To do the joining operation of multiple tables, the PatriciaMine algorithm uses a type of junction called 'full outer join' to list the data from all the involved tables. The resulting list of that junction contains all the registers of the tables participating in the operation, with all not-coinciding values being referenced with a 'null'.

### Test parameters

The step of generating association rules is itself independent of the algorithm used so, therefore, it is not appropriate to compare the performance of PatriciaMine and MR-Radix. Thus, the algorithms were evaluated for the task of obtaining all frequent itemsets, carrying out successive executions for different values of minimum support, in order to verify the behaviour of the proposals against the variation of this measure of interest.

The structure of Radix-tree compresses the itemsets with the same counter support in a single node. Thus, to compare the performance of PatriciaMine and MR-Radix, the number of nodes generated in the structures Radix-tree of each algorithm is more interesting than the number of itemsets, since the same node can contemplate many itemsets. For this reason, the number of nodes generated in Radix-tree, instead of the number of itemsets, is presented in the tests.

It is noteworthy that each test set had its metrics collected three times, and for the construction of graphs and tables were averaged between the results of three applications for each test case, which reduces the uncertainties generated by possible variations during the collection. Therefore, it is possible to ensure greater confidence of the results presented in graphs and other resources.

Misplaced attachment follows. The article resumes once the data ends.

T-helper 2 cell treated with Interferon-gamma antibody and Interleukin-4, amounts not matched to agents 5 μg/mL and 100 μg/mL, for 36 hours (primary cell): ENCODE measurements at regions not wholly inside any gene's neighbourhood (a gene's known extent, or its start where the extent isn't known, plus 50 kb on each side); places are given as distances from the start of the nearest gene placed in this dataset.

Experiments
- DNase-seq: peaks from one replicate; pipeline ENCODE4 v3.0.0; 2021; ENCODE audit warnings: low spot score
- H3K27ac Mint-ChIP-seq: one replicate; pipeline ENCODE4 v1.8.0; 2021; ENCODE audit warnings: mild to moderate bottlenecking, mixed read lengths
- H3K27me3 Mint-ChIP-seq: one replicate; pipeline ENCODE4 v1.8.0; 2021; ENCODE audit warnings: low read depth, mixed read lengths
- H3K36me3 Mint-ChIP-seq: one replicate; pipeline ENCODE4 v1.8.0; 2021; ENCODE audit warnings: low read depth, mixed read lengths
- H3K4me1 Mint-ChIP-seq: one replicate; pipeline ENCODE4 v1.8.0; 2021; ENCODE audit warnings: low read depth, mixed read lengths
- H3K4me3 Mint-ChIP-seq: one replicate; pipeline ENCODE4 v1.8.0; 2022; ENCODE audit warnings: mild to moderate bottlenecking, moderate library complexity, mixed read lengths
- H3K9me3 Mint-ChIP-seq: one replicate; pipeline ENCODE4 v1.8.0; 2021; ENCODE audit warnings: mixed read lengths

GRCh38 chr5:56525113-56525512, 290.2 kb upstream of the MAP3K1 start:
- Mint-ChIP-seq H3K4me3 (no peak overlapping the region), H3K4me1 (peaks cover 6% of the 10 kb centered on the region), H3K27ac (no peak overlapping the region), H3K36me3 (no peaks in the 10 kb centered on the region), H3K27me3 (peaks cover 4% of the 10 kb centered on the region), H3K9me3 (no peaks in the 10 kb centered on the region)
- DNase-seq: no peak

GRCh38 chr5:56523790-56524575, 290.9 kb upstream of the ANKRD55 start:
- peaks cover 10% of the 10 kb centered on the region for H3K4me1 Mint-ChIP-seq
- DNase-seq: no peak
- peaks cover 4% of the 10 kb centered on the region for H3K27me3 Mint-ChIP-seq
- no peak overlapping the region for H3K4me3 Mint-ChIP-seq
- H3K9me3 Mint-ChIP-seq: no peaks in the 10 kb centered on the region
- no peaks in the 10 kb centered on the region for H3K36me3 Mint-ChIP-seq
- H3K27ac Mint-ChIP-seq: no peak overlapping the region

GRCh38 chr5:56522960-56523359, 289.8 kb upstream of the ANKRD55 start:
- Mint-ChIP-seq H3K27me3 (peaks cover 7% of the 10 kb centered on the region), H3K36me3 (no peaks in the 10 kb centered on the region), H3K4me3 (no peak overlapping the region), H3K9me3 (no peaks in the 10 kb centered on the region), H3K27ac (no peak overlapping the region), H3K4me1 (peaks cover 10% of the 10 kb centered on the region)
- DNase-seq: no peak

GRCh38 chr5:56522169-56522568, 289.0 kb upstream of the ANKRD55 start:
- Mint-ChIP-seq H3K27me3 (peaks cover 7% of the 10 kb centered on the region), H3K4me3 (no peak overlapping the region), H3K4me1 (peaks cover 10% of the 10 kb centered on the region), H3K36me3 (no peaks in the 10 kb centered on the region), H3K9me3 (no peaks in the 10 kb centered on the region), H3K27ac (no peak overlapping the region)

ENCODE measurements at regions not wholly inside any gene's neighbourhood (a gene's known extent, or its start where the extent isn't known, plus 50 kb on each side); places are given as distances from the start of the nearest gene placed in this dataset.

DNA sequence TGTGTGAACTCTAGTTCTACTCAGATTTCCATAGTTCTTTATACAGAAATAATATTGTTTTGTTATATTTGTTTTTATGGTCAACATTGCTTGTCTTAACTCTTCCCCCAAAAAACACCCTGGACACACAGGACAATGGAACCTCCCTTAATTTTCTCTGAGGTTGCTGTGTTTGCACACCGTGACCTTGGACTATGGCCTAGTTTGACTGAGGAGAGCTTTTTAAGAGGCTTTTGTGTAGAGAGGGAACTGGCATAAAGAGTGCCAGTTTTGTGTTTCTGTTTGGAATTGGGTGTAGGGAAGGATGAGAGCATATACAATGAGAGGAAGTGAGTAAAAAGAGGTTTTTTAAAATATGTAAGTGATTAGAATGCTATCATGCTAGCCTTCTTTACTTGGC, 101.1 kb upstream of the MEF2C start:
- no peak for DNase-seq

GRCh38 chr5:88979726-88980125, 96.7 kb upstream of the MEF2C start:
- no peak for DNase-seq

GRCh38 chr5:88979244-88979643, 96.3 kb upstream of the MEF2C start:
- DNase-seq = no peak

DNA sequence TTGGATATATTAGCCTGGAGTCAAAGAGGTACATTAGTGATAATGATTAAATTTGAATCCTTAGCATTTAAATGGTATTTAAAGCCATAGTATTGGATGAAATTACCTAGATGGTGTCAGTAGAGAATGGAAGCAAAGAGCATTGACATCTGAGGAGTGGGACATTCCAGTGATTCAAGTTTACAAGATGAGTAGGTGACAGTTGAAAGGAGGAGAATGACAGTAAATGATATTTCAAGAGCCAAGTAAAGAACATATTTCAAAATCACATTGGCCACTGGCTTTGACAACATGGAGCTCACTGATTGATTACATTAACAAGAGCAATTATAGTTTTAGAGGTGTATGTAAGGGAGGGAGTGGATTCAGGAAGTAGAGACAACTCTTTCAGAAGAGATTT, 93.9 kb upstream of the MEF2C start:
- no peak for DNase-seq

### Execution time comparison

The first analysis is about the execution time of the MR-Radix and PatriciaMine algorithms to judge the performance of mining association rules tasks in relational databases. Respective times of execution were measured during the application of the algorithms. Figure 12 shows execution time values of the algorithms application on SIVAT database and Figure 13 shows the same application on HC database.

The SIVAT database has a reasonable volume of data. The data structure used by the algorithm is robust, needing more time to conclude the processing. Even so, results at first show that the MR-Radix algorithm, despite handling complex multi-relational patterns, had a greater efficiency than its corresponding traditional, PatriciaMine, when applied to the SIVAT repository. This indicates that multi-relational mining was shown to be the most advantageous way to prospect for data as the proposed algorithm was two times faster than the PatriciaMine, as can be seen in Figure 12.

The graphic in Figure 13 shows that the performance provided by the algorithm MR-Radix was approximately six times faster than PatriciaMine. Interestingly, the MR-Radix presents no substantial variations in the execution time, even when using smaller support values which tends to generate a larger number of items to be processed. In contrast, the PatriciaMine increases the execution time as it reduces the amount of support, indicating that the algorithm is more sensitive to the increase in the number of items to be analyzed in mining. This feature is justified by the fact that the traditional approach is applicable to only one table.

Moreover, the MR-Radix algorithm performed better than the PatriciaMine in relation to execution time, even though the time of joining tables was disregarded. An example is observed for the support value equal to 0.5% in the PatriciaMine held mining step, disregarding the time of the junction of 2.30 seconds, while the MR-Radix performed this task in only 1 second.

### Utilised memory comparison

The objective of the study of utilised memory was to investigate whether a manipulation of multi-relational patterns caused a need for a bigger quantity of this resource. Figure 14 shows a graphic comparison in relation to utilised memory in the application of the algorithms on the SIVAT base and Figure 15 shows that application on BT database.

On analyzing the graph of Figure 14, note that utilized memory was similar with both algorithms for most of the support values. Nevertheless, for the lower support values, is this case 1%, the Patricia Mine needed a larger quantity of memory. This behaviour is related to the number of nodes generated by the respective algorithms in the different support configurations, as can be seen in Table 2.